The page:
In micro-scales the characteristic dimension of the flow conduits are
comparable to the mean-free-path of the gas media they operate in. Under
such conditions the "continuum hypothesis" break-down. Constitutive laws
that determine stress tensor and heat flux vector for continuum flows
have to be modified in order to incorporate the rarefaction effects. The
very well known "no-slip" boundary conditions for velocity and tempearture
of the fluid on the walls
are subject to modifications in order to
incorporate the reduction of momentum and energy exchange of the molecules
with the surroundings.
Deviation from continuum hypothesis is identified with Knudsen number, which
is the ratio of the mean-free-path of the molecules to a characteristic
length scale. This length scale should be choosen in order to include the
gradients of density, velocity and temperature within the flow domain.
For example for external flows boundary layer thickness, and for internal
fully developed flows channel half thickness should be used as the characteristic
According to the Knudsen number the flow regimes can be divided into various
regimes. These are: continuum, slip, transition and free-molecular flow
regimes. In the figure below we show the governing equations for these flow
regimes. Discrete particle or molecular based model is the Boltzmann equation.
Boltzmann equation is an integro differential equation and solution of this
equation is limited to few cases.
The continuum based models are the Navier-Stokes equations.
Euler equations corresponds to inviscid continuum limit which shows
a singular limit sice the fluid is assumed to be inviscid and non-conducting.
Euler flow correspods to Kn=0.0. The Navier-Stokes equations can be derived from the
Boltzmann equation using the Chapman-Enskog expansion. As Knudsen number is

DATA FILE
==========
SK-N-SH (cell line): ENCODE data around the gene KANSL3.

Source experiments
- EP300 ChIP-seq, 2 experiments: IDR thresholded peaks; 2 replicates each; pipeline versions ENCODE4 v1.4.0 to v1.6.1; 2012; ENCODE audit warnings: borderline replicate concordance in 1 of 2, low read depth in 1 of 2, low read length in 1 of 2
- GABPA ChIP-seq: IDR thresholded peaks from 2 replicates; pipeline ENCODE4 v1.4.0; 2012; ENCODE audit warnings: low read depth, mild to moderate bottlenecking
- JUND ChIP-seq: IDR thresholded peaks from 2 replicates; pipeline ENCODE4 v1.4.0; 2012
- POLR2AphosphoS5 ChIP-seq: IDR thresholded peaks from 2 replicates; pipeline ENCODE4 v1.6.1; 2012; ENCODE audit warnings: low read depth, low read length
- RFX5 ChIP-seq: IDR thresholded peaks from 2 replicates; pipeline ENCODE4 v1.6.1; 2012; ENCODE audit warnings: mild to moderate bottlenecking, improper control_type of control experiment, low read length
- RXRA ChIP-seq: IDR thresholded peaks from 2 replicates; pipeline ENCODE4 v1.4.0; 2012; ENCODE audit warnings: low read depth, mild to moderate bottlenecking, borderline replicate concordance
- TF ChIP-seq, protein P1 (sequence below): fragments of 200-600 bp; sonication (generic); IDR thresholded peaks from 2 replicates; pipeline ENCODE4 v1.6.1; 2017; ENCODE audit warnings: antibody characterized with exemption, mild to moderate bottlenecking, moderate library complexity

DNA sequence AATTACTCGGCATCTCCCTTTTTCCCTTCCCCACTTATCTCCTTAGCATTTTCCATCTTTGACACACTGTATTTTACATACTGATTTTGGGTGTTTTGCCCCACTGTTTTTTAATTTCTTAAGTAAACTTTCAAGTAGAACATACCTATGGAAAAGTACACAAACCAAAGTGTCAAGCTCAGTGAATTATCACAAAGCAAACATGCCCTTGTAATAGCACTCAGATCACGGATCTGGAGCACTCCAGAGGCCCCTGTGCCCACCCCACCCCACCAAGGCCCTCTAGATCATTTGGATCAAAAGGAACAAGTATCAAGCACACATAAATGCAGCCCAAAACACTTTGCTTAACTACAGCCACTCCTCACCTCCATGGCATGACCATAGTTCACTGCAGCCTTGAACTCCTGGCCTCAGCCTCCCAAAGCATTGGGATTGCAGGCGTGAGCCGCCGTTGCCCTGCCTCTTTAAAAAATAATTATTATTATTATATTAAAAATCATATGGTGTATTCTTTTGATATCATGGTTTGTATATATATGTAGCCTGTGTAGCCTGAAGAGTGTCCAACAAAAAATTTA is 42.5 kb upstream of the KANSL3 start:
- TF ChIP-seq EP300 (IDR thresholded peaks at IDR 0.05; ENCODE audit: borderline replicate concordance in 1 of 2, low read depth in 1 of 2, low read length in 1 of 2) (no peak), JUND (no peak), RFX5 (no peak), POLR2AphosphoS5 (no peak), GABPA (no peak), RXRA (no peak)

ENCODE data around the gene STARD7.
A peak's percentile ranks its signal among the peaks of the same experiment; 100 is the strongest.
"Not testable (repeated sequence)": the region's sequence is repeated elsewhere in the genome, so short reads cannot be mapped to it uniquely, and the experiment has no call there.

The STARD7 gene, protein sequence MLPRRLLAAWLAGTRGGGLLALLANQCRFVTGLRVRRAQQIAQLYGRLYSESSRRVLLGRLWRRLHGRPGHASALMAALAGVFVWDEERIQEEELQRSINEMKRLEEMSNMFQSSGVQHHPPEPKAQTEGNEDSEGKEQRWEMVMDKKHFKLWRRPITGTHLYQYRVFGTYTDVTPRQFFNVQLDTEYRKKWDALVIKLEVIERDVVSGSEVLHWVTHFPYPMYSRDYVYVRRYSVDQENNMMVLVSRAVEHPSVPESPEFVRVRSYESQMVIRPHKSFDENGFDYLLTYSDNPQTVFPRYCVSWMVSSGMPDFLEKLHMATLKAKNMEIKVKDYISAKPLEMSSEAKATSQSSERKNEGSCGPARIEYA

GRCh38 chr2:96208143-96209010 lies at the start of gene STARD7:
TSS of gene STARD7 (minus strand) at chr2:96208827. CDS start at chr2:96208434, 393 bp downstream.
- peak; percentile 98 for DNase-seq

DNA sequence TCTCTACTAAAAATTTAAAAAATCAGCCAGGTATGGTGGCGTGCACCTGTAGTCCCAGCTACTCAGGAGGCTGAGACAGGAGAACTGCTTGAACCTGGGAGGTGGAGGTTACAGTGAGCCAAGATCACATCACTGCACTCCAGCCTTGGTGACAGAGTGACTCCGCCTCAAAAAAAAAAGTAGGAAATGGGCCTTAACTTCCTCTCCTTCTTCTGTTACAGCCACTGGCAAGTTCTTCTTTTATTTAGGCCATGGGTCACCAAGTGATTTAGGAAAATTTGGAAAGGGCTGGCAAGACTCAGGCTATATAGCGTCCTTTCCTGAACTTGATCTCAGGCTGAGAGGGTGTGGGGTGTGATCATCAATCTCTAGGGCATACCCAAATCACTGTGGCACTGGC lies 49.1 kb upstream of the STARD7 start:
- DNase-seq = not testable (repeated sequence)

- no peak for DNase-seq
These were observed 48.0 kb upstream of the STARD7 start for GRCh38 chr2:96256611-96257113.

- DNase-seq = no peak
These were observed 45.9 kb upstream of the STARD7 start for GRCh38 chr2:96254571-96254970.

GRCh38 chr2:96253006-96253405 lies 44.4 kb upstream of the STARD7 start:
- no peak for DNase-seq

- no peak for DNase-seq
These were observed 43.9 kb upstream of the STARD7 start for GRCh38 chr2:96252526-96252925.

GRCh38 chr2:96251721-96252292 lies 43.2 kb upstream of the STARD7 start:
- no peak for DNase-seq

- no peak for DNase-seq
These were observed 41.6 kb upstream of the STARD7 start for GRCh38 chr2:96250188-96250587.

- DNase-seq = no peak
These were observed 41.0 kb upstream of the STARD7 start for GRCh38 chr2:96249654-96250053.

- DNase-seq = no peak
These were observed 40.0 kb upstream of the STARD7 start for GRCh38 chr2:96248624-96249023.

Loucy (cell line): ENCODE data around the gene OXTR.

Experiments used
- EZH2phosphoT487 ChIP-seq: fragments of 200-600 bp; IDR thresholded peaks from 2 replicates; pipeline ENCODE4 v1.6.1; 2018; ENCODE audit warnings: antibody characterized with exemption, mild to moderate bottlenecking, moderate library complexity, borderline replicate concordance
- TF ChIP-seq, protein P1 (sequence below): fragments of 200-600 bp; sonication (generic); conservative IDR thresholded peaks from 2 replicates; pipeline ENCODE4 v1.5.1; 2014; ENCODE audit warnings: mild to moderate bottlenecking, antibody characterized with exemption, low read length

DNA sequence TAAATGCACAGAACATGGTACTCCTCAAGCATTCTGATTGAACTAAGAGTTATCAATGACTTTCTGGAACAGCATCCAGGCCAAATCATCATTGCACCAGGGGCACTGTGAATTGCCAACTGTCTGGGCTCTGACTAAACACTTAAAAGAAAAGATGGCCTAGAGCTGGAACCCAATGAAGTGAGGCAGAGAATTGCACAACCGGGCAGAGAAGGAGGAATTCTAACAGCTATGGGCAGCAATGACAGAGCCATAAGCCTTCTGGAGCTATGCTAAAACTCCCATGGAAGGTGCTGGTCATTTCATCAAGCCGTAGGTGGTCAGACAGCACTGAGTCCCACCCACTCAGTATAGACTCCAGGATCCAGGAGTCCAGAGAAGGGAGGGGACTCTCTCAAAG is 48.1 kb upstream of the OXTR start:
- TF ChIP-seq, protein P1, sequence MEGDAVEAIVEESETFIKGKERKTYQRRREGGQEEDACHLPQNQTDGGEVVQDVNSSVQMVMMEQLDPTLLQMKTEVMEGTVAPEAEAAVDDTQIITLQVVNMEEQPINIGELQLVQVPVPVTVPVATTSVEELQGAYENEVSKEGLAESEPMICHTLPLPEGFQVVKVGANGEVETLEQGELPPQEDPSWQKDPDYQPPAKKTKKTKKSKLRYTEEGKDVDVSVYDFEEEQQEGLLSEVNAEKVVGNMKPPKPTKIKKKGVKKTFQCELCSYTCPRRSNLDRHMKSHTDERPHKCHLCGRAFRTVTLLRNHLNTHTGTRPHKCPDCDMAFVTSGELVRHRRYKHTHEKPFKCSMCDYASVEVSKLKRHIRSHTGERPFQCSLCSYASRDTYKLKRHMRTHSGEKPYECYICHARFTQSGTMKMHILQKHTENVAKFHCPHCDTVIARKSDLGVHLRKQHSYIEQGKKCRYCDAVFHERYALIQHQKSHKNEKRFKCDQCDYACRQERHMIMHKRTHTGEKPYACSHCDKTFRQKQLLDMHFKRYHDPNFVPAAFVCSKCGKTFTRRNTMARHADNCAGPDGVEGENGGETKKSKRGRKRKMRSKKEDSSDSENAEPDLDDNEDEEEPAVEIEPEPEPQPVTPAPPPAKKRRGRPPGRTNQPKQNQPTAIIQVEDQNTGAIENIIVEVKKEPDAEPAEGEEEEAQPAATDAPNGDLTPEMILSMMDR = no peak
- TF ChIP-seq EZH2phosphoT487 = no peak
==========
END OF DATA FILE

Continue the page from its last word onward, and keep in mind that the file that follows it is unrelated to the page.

larger than 0.1 the Navier-Stokes equations break-down and a higher level of
approximation is obtained by carrying second order terms (in Kn) in the
Chapman-Enskog expansion. A special form of such an equation is called the Burnett equations, for which
the solution requires second-order accurate slip boundary conditions in Kn.
The Burnett equations and consistant second-order slip boundary conditions
is subject to some contraversy and a better way of solving high Knudsen
number flow is through molecular based direct simulation techniques such as the
Direct Simulation Monte Carlo method (DSMC)
Flow regimes and governing equations:
Microflows are typically in the slip and early transitional flow regimes.
Therefore, Navier-Stokes equations with appropriate slip
boundary conditions govern these flows.
In our analysis the main assumption is the dynamic similarity of
microflows to low pressure (rarefied) gas flows. Therefore,
rarefied gas flows in low pressure environments and micro flows are
dynamically similar if two flow conditions have identical Knudsen number,
Reynolds number and Mach number, with similar geometries.
In the coming pages we present the main findings of our
research in micro-flows in
the slip flow regime. The details of our findings will be refered to
the corresponding publications where the postcript files for these
publications can be down loaded.
We mainly concantrate on the pressure-driven
channel flows including separation effects
and shear-driven channel flows as well
as external flows around a micro-probe.
In our studies we have identified four main effects in micro-flows.
For pressure driven pipe and channel flows, we have developed a
unified model which predicts the velocity
and mass flow rate as well as pressure distribution for the entire
Knudsen regime (0.0 < Kn < oo) . Please visit our
Rarefied gas dynamics site.
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